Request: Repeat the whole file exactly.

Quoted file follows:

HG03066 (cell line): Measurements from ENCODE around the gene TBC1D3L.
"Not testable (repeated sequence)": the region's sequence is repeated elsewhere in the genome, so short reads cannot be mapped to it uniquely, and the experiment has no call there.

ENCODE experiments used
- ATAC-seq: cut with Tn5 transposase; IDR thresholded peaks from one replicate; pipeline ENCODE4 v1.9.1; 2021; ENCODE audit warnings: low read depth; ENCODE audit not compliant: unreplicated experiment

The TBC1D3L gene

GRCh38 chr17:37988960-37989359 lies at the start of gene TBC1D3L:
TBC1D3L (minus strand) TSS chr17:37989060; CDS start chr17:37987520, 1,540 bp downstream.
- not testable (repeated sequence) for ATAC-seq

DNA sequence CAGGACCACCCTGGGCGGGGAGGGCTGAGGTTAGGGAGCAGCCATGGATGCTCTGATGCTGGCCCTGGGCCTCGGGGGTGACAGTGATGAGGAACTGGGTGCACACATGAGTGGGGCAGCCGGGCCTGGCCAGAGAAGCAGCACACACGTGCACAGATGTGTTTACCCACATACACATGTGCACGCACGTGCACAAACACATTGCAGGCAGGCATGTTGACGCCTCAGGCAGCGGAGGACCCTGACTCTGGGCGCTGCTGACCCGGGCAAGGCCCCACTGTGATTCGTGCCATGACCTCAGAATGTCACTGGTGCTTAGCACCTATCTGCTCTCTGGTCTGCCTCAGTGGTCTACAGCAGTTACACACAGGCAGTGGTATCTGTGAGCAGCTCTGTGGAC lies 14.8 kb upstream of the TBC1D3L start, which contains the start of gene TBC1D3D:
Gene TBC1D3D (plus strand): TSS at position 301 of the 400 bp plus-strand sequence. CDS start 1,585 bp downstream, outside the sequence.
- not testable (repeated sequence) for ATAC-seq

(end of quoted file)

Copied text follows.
HG03066 (cell line): Measurements from ENCODE around the gene TBC1D3L.
"Not testable (repeated sequence)": the region's sequence is repeated elsewhere in the genome, so short reads cannot be mapped to it uniquely, and the experiment has no call there.

ENCODE experiments used
- ATAC-seq: cut with Tn5 transposase; IDR thresholded peaks from one replicate; pipeline ENCODE4 v1.9.1; 2021; ENCODE audit warnings: low read depth; ENCODE audit not compliant: unreplicated experiment

The TBC1D3L gene

GRCh38 chr17:37988960-37989359 lies at the start of gene TBC1D3L:
TBC1D3L (minus strand) TSS chr17:37989060; CDS start chr17:37987520, 1,540 bp downstream.
- not testable (repeated sequence) for ATAC-seq

DNA sequence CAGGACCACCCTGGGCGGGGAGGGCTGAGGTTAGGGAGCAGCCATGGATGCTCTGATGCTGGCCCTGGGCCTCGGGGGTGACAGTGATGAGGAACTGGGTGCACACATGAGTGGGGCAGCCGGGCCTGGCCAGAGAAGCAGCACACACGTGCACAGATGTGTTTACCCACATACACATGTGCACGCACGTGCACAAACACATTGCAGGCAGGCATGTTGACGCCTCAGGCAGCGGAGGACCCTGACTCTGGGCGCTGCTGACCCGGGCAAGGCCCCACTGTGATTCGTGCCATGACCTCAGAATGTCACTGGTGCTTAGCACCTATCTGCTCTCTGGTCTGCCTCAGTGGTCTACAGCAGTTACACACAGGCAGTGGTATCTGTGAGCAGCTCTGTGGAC lies 14.8 kb upstream of the TBC1D3L start, which contains the start of gene TBC1D3D:
Gene TBC1D3D (plus strand): TSS at position 301 of the 400 bp plus-strand sequence. CDS start 1,585 bp downstream, outside the sequence.
- not testable (repeated sequence) for ATAC-seq